Netflix and grill: That’s one way you might enjoy spending an evening, especially given the food-related viewing we are about to queue up. I mean, who doesn’t want to get busy cooking—ideally with a grandmother by your side—after watching bestselling food writer Samin Nosrat dive into world cuisines in her four-part series Salt Fat Acid Heat? That’s as comforting as comfort food gets! (And if you want some comfort TV afterwards, you can always fire up Schitt’s Creek again.)
True, some of these docs examine some of the dark sides of food—factory farming, manipulative distribution practices, toxic additives. (More like Netflix and swill, right?) But these serious stories are important, too, including surprising facts about sugar in our food supply to lessons on how sustainable food production is linked to both health and environmental issues.
Whether you’re curling up at home on the couch or you’ve got time to kill during holiday travel, you can’t go wrong with one of these top food documentaries.
5 Food Docs to Netflix and Grill With
Salt Fat Acid Heat
(Image: Salt Fat Acid Heat)
Named after the four pillars of successful cooking, Samin Nosrat’s Salt Fat Acid Heat is a kitchen primer, comic book and cookbook, all rolled into one. A publishing phenomenon in 2017, it became a Netflix miniseries one year later, with each of the episodes focused on one of the four key factors. We lucky viewers join Nosrat as she travels around the world, consulting local experts—which frequently means grandmothers—about their approaches to cooking. (As Nosrat told the Washington Post, “The bulk of all cooking has been done by women. And yet, in popular culture and in media, it’s very rarely that women are given credit for that.”) So come along for the journey, learning about salt in Japan, fat in Italy, and acid in Mexico. Will it make you hungry? Probably, but the show will teach some great recipes and trusty tips to improve your own home cooking.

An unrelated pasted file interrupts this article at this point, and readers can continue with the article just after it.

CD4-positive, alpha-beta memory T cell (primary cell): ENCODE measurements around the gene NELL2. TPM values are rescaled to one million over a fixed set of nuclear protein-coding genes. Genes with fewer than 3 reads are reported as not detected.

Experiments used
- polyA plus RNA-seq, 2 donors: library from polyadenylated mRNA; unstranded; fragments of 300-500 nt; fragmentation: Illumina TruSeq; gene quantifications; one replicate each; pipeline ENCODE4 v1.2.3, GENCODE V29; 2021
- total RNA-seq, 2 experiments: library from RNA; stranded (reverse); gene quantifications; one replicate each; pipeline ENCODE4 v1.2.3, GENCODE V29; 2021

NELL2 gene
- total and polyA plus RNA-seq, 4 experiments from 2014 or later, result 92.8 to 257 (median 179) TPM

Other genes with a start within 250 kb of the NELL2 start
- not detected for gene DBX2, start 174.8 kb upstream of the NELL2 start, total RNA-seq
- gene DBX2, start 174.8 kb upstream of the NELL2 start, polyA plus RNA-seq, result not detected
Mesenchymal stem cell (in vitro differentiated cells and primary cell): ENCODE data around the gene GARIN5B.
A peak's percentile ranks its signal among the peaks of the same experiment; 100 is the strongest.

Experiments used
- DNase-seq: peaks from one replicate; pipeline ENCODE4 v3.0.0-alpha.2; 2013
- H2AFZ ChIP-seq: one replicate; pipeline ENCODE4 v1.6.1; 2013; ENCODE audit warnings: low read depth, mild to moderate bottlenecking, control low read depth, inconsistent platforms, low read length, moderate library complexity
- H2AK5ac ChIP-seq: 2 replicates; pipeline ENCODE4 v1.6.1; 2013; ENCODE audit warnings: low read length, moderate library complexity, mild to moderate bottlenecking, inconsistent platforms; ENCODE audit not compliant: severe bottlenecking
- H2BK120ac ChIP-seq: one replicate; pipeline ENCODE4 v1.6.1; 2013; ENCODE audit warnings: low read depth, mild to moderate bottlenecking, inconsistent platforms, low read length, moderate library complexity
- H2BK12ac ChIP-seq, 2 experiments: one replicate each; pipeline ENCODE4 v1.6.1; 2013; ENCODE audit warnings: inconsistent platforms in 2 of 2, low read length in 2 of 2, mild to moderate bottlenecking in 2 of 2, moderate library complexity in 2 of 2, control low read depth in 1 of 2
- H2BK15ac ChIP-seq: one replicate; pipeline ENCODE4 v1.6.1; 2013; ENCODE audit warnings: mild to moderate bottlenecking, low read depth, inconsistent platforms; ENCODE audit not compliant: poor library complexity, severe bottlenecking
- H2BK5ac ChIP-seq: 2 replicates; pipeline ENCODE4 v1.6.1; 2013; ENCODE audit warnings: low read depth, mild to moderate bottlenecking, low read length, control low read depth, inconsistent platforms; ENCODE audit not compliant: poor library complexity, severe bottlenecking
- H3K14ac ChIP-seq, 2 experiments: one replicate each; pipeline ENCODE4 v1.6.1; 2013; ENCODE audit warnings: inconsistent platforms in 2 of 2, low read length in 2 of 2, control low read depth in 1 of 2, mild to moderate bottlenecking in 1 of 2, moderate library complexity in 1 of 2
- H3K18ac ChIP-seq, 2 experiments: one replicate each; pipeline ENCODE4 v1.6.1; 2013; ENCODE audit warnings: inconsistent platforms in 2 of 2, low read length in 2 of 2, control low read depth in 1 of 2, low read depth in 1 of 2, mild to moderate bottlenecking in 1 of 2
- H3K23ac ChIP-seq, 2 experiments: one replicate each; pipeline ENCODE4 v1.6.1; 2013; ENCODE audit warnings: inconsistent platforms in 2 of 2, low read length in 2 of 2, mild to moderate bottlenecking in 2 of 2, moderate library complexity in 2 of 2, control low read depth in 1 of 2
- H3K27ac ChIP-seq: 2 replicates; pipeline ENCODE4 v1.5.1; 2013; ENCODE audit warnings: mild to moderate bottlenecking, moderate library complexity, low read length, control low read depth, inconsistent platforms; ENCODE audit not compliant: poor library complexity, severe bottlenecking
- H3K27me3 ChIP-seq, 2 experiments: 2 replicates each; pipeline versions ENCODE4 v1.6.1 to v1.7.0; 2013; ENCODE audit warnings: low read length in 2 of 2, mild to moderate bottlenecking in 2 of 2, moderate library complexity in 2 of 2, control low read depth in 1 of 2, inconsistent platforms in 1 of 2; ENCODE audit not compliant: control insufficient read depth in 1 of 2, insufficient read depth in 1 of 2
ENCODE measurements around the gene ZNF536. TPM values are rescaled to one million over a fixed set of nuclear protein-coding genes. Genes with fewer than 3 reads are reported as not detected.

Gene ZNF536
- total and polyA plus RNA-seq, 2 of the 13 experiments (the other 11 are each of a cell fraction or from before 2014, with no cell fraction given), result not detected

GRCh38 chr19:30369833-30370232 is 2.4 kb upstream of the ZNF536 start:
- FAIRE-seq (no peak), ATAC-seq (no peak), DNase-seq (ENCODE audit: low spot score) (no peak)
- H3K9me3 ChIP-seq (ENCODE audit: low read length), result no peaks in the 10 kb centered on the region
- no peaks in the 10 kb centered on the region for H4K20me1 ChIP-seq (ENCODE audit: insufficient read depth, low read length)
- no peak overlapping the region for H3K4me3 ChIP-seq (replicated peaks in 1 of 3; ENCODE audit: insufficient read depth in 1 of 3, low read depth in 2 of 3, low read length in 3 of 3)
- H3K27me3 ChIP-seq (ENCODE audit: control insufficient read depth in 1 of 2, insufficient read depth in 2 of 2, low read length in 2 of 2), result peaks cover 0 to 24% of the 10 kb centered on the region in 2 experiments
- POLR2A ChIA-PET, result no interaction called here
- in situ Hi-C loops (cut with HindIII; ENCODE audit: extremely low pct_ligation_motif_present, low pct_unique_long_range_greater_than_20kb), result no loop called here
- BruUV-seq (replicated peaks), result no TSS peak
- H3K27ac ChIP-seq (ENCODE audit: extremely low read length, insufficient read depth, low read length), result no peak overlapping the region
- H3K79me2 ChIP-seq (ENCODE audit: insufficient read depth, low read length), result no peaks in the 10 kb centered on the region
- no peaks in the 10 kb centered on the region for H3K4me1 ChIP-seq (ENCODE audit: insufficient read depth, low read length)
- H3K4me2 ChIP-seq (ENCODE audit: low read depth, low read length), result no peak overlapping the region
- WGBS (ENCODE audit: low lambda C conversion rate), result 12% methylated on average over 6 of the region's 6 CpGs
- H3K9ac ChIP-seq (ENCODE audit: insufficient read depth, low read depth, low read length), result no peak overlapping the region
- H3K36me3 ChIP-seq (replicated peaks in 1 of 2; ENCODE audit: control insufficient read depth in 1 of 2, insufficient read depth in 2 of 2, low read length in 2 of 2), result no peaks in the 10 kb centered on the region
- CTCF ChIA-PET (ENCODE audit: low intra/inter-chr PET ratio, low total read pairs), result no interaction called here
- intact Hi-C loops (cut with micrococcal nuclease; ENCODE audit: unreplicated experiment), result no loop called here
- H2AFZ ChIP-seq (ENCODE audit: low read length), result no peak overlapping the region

This investigative docuseries explores the complexities of the food chain, crop by crop and coop by coop. Season 1 tackles honey, peanuts, garlic, chicken, milk and cod; season 2 looks into the issues at play with foods including avocado, chocolate and cannabis edibles. Reception to the show has generally been great: The first season scored 86% from critics, according to Rotten Tomatoes, while the second season was nominated for a News & Documentary Emmy Award and won the 2020 James Beard Media Award for Visual Reporting.
The C Word
(Image: The C Word)
Narrated by Morgan Freeman (need we say more?), this 2016 documentary follows the personal journey of director Meghan LaFrance O’Hara, who survived stage-3 breast cancer. In the process, it dives into the “anticancer” philosophies of another survivor, French physician David Servan-Schreiber, who developed a four-pronged strategy for wellness against cancer: nutrition, exercise, stress management and the avoidance of toxins. A review in Variety praised The C Word for taking aim at “big-business entities abetting the toxic unhealthiness of the American lifestyle with chemically unregulated products and addictive foodstuffs crammed with sugar and additives.”
What The Health
(Image: What The Health)
OK, this one’s a little bit dicey, we admit. It’s biased in favor of a vegan diet (of course, there’s nothing wrong with a documentary wearing its heart, and its biases, on its sleeve)—but it also has a lot of flaws in its reporting, as this Vox article explains. Still, it’s worth checking out to get a sense of some of the issues behind making vegan choices. (While you’re at it, check out Forks Over Knives, another doc about plant-based eating; it’s no longer on Netflix, but you can stream it directly on its own website.)
Back to the joy of cooking and the glories of exploring other cultures, with an expert as our guide. This time, instead of Samin Nosrat, our host is Michael Pollan, another bestselling author. The four episodes of this miniseries are each themed around one of the ancient elements: fire, air, water and earth. The audience gets to visit Australia, India and Morocco as Pollan dives into a wide range of foods, from barbecue to bread making. In its review, the New York Times applauded the documentary’s “long-view history lesson in how innovations that we take for granted transformed the human species.”